Former Rupert Murdoch confidante Rebekah Brooks was cleared of all charges while British Prime Minister David Cameron's one-time media chief Andy Coulson was convicted of phone hacking in a dramatic end to the News of the World trial Tuesday.
The jury delivered their verdicts after eight days of deliberations and nearly eight months of evidence sparked by the scandal that led to News Corp boss Murdoch shutting down the Sunday tabloid in disgrace in July 2011.
Cameron swiftly gave a "full and frank apology" for hiring Coulson as his communications director despite knowing that the former News of the World editor had resigned from the paper when the hacking saga first emerged.
At the close of what had been dubbed the "trial of the century", an emotional Brooks, 46, had to be supported by a court nurse after being acquitted of conspiring to intercept voicemails and of plotting to bribe officials for stories.
But while the flame-haired Brooks walked free from the Old Bailey court in London, Coulson, her former lover, faces jail following his conviction.
The pair had an on-off extra-marital affair for several years while working at the paper, a further taste of scandal that only emerged at the start of the trial.
The case centered on News of the World's efforts to hack the phones of Britain's royal family, politicians, celebrities and victims of crime, including a murdered schoolgirl and families of people killed in the July 7, 2005 London bombings.
Brooks's current husband Charlie, a racehorse trainer, and News International director of security Mark Hanna were also cleared of perverting the course of justice by allegedly trying to hide evidence from the police.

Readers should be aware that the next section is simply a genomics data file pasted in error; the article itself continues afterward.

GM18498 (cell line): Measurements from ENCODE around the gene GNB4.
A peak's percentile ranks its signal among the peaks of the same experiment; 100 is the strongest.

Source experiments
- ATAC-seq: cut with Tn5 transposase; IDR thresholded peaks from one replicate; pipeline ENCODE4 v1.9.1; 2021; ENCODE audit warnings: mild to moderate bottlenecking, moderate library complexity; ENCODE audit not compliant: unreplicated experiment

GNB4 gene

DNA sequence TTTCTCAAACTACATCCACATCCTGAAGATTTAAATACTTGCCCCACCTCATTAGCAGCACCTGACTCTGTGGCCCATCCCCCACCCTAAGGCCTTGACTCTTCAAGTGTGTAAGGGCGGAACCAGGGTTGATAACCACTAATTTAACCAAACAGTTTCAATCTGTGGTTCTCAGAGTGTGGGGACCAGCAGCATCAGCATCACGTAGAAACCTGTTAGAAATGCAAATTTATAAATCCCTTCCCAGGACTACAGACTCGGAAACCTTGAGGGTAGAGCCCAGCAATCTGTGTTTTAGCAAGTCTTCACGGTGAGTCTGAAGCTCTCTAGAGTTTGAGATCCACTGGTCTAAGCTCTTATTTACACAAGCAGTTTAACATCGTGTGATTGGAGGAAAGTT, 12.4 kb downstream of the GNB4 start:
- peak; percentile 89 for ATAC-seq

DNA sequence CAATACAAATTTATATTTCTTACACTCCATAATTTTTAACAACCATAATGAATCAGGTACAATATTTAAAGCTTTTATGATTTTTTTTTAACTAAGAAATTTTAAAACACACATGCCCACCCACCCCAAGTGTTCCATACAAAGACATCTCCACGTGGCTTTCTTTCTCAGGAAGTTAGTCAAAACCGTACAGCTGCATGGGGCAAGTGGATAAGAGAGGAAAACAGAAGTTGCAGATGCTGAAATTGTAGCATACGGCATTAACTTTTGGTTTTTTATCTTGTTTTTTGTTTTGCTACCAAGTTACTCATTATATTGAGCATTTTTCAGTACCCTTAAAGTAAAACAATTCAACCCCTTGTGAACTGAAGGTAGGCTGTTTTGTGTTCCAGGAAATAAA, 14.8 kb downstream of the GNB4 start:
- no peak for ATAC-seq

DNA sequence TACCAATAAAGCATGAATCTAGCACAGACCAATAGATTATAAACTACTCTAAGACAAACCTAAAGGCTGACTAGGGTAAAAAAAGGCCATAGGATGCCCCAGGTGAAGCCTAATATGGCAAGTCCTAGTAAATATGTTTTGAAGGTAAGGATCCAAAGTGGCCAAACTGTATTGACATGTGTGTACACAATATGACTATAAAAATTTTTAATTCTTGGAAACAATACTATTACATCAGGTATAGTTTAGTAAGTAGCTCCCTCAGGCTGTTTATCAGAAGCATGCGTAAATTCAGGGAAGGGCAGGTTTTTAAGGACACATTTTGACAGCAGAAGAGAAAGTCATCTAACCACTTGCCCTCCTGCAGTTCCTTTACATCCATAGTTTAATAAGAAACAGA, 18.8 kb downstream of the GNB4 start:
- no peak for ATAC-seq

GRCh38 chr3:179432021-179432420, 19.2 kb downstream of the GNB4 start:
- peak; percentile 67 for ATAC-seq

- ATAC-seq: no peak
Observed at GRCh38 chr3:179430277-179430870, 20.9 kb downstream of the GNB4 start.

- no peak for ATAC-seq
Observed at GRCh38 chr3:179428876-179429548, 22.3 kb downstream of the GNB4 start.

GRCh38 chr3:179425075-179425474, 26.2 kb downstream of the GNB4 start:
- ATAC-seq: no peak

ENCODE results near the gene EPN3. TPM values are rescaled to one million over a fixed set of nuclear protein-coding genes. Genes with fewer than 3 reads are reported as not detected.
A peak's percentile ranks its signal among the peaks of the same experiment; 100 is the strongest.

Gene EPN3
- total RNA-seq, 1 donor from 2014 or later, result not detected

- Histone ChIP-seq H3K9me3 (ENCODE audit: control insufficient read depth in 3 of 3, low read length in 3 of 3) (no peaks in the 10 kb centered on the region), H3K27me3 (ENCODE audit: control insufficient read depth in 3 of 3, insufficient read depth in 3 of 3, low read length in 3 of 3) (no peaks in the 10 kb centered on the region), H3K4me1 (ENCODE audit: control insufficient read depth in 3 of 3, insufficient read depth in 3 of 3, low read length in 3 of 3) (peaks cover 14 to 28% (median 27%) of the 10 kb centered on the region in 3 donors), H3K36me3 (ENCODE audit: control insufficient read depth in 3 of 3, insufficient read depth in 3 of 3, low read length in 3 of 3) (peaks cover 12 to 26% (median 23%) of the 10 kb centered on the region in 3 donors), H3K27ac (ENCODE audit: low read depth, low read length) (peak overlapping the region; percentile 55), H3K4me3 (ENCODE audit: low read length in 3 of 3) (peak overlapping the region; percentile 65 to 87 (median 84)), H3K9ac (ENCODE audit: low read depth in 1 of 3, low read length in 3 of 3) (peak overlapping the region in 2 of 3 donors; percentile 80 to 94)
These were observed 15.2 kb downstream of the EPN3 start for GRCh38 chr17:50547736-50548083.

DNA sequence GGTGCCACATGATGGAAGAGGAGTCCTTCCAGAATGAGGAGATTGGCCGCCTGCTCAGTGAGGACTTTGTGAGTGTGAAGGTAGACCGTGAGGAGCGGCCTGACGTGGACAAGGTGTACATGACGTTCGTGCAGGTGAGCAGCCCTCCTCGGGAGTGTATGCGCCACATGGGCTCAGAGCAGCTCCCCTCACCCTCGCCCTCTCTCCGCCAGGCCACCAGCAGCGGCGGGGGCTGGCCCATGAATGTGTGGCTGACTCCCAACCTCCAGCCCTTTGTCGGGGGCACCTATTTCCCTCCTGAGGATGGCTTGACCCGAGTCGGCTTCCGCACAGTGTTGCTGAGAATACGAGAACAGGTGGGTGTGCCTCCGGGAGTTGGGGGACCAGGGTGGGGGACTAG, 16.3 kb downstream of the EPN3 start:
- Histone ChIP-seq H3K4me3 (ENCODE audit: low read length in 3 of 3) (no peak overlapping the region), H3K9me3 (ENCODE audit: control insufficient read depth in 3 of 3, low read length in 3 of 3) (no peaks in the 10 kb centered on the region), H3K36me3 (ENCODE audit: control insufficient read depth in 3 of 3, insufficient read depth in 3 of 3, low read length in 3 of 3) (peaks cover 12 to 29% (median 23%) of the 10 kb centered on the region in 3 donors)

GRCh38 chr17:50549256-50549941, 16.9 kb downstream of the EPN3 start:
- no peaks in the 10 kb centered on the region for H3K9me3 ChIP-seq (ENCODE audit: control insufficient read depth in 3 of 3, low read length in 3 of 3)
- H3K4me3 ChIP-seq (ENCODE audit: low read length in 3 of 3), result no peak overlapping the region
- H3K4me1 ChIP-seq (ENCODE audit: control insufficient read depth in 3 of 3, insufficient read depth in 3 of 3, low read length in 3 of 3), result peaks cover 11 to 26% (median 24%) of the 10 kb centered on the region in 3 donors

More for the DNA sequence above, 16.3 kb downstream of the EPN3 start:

Her former personal assistant Cheryl Carter was cleared of conspiracy to pervert the course of justice. The paper's retired managing editor Stuart Kuttner was also cleared of conspiracy to hack phones.
The scandal raised questions about the judgement of Cameron in hiring Coulson, 46, who resigned as editor of the News of the World in 2007 after a journalist and private investigator were convicted of phone hacking.
Cameron made a televised statement apologizing after the verdict, in line with a promise he made in parliament when the scandal first broke three years ago.
He said he had given Coulson a "second chance" in appointing him to his team.
"It was a second chance, it turns out to be a bad decision and I'm extremely sorry about that," Cameron said.
"Employing someone when they gave false assurances was the wrong decision. I'm profoundly sorry about that."
Cameron was also a close friend of Rebekah Brooks, admitting that he had once been horse riding with her, while Murdoch's papers swung behind Cameron's Conservatives before Britain's last general election in 2010.
Brooks quit as head of News International, the former British newspaper wing of Murdoch's media empire. She had risen from being a secretary at the company to edit the News of the World and then went on to become one of Murdoch's top aides.
The company now rebranded News UK, said it had "made changes in the way we do business to help ensure wrongdoing like this does not occur again."
There was no immediate reaction from Murdoch.
The jury at the Old Bailey court in London heard highly detailed evidence about the workings of the paper, known for its celebrity scandals and kiss-and-tell stories.
Murdoch shut down the News of the World in a firestorm of disgrace and a boycott by advertisers just over three years ago after it emerged that the paper had hacked the voicemails of murdered schoolgirl Milly Dowler.
The paper was later found to have hacked a long list of public figures including Prince William, the second-in-line to the British throne, his wife Kate Middleton, and celebrities including former Beatle Paul McCartney and actor Jude Law.
The hacking scandal also prompted a judge-led inquiry into the ethics of Britain's famously aggressive press, which made recommendations for reforming the way it is governed. They are yet to be put into force.
The jury on Tuesday was still considering further charges against Coulson, a married father-of-three, and the paper's then royal editor, 56-year-old Clive Goodman, to commit misconduct in a public office by paying officers for two directories of phone numbers linked to the royal family.